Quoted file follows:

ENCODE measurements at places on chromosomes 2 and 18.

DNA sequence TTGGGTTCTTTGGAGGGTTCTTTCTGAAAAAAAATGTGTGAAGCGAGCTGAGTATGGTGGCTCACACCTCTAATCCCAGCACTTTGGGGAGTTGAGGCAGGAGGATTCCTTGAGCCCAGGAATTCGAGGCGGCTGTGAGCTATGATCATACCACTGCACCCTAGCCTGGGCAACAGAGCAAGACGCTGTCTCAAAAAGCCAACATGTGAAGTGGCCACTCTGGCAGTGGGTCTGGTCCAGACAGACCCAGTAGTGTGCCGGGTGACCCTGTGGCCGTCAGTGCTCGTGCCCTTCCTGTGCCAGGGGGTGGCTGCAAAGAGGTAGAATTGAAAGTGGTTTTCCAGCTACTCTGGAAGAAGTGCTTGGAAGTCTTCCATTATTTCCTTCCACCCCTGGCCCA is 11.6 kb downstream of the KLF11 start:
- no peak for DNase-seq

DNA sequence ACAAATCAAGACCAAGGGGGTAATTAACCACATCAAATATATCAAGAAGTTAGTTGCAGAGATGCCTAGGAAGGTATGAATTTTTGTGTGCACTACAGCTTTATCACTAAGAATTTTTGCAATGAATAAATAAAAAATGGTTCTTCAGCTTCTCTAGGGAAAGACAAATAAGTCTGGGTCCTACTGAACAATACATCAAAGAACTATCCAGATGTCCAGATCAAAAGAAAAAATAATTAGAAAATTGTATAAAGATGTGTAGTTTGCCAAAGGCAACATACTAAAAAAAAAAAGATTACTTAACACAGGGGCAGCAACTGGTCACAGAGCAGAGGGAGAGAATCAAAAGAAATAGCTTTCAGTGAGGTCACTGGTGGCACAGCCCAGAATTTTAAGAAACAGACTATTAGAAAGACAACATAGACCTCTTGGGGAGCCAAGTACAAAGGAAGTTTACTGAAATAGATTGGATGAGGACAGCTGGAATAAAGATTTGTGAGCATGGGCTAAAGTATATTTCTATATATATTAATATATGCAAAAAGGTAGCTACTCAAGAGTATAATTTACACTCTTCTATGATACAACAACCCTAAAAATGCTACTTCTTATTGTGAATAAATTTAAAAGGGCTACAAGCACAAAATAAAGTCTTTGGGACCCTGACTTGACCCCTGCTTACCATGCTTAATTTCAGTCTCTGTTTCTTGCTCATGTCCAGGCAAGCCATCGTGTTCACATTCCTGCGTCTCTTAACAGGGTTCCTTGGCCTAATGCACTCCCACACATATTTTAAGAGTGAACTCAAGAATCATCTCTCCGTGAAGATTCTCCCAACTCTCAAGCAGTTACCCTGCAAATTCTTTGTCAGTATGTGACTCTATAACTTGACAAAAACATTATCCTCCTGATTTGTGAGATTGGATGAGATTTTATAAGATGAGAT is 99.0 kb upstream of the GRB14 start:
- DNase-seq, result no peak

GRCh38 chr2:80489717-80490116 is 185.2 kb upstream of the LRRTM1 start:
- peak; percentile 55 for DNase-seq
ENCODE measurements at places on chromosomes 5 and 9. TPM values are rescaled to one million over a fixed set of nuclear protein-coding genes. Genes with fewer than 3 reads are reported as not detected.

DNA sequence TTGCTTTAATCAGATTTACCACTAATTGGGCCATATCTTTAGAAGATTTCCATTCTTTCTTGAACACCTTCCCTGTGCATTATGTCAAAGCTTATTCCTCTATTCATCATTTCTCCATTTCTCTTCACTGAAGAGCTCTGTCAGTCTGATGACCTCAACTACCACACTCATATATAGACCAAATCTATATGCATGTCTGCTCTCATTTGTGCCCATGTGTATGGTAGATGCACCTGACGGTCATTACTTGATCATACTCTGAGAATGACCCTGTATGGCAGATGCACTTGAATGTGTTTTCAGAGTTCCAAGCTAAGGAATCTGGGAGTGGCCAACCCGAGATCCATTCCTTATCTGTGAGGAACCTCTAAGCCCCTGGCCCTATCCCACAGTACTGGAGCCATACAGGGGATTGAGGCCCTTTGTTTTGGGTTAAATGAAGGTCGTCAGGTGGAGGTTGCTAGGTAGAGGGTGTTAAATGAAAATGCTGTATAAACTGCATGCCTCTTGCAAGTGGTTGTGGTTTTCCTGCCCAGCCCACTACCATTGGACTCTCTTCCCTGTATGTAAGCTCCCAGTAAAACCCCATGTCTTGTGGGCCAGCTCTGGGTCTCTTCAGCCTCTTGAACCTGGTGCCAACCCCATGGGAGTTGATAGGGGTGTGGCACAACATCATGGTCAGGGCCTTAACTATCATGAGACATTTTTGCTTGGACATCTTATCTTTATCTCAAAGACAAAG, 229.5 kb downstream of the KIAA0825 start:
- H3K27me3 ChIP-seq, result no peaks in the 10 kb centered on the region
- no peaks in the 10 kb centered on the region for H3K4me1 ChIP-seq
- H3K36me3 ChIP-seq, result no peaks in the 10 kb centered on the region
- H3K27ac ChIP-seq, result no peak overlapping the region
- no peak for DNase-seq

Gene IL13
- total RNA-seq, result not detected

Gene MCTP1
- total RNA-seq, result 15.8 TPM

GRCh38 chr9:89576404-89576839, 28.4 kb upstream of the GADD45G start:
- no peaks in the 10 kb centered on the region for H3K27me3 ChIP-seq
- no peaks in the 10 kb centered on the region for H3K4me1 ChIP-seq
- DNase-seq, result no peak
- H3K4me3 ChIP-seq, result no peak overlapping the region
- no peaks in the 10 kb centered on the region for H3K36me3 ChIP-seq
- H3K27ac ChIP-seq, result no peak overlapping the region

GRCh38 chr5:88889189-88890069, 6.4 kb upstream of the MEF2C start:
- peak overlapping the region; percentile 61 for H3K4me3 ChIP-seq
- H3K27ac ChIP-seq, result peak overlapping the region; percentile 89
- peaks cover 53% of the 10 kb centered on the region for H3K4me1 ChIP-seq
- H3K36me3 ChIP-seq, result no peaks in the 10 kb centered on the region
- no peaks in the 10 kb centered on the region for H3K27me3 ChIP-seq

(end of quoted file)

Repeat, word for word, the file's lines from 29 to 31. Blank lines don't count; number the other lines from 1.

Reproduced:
- peaks cover 53% of the 10 kb centered on the region for H3K4me1 ChIP-seq
- H3K36me3 ChIP-seq, result no peaks in the 10 kb centered on the region
- no peaks in the 10 kb centered on the region for H3K27me3 ChIP-seq